Lens Culture is featuring a brilliant photo essay by Tamas Deszo on the loss of traditional culture in Romania. Above is the flooded village of Geamana.
Spiritual tradition and physical heritage are simultaneously disintegrating in Romania.
Time and modernization are beginning to undermine centuries-old traditions preserved in tiny villages, in communities of only a few houses, as well as the bastions of the communist era’s enforced industrialization, which became part and parcel of Romania’s recent history.
Those living in the ‘reservations of forgetting’ blend with nature, exhibiting a humility inherited through generations. They are living out their last days in evident equality of closeness to nature. Helped by time’s decay, they are diligently pulling down the absurd edifices of the environment that was inflicted on them. In the manner of termites, they carry away small pieces of immense concrete constructions on the rickety carts of poverty.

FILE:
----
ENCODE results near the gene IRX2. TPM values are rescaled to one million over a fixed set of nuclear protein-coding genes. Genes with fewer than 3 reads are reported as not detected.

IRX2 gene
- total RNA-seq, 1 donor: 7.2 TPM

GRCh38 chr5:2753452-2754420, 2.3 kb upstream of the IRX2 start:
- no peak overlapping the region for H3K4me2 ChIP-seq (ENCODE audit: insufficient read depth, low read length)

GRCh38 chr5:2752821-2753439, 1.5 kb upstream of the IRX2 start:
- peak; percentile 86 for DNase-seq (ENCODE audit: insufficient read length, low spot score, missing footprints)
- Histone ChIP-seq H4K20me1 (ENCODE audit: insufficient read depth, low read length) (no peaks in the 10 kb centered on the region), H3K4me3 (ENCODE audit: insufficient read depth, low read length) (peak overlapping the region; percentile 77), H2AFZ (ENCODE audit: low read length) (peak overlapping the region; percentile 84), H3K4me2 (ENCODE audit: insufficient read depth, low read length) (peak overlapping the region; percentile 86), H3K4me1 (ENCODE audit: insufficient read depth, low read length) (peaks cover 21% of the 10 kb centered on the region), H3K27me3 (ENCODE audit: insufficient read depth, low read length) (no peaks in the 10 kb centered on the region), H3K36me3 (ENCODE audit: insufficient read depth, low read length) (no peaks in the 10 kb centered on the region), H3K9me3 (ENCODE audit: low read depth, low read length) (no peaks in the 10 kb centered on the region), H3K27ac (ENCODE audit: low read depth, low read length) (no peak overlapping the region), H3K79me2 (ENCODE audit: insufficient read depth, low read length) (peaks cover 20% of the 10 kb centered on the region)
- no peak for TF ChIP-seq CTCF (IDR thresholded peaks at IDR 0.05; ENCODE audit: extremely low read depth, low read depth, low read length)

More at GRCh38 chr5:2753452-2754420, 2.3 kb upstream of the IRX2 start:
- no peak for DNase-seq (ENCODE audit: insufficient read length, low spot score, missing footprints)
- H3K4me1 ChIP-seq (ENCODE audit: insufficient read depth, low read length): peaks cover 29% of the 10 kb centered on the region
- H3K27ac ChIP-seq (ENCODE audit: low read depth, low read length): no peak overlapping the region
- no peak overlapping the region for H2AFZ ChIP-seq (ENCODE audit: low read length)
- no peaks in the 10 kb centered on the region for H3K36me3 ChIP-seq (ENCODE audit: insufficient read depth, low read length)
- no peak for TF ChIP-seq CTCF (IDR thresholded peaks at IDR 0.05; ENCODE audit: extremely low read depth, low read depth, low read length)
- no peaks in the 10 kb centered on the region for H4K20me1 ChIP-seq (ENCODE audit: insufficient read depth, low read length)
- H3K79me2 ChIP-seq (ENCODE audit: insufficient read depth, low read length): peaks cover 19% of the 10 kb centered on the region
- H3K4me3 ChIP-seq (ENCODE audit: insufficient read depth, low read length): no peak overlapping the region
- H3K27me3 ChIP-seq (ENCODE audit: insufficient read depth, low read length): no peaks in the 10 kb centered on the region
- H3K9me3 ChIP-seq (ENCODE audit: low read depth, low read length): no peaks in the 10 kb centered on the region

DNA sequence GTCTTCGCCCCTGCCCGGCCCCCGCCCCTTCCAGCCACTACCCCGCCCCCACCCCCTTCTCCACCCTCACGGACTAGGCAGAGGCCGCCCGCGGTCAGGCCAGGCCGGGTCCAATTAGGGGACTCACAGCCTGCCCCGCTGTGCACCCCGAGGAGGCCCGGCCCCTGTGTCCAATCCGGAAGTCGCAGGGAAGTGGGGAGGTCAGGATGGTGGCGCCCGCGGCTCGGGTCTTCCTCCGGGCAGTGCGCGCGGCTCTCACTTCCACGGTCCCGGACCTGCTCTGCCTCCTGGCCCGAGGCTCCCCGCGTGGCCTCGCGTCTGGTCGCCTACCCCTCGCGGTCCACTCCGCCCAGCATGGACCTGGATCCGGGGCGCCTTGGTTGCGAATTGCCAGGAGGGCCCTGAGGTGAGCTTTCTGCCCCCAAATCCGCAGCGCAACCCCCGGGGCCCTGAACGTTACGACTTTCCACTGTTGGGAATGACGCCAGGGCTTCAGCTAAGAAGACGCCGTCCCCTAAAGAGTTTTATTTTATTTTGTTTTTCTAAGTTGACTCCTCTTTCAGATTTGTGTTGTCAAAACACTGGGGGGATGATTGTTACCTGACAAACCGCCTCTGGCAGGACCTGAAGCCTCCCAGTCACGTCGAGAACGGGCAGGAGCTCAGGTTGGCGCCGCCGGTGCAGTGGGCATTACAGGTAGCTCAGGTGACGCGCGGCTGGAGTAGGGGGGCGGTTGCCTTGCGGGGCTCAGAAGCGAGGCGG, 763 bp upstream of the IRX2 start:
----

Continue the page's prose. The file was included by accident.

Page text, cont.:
Notes for an Epilogue [Tomas Dezso]
In 2005, Norwegian photojournalist Jonas Bendiksen spent time living in slums in Nairobi, Caracas, Mumbai and Jakarta to document the conditions there. He said, “I got interested to break some of my own stereotypes of these places. What I really wanted to focus on was not the extremities, the worst poverty, or the worst slums, but on how people manage to construct daily lives in the midst of such challenges.” A slum in Caracas, Venezuela, is pictured above.
Planet Slum (Photo Essay) [Foreign Policy]
Posted in People, Places, Thought-Provoking
Tagged Caracas, Jakarta, Jonas Bendiksen, Live, Mumbai, Nairobi, Neighbourhood, Photo Essay, Photography, Poverty, Slum
The New York Times has an interesting photo essay of Hainan, a super-rich island belonging to China. Above:
New apartment complexes loom over the west side of the marina. The yacht club already boasts more than 80 members who have each paid $92,000 for the privilege of parking their boats here for 23 years.
China’s Affluence Island [New York Times]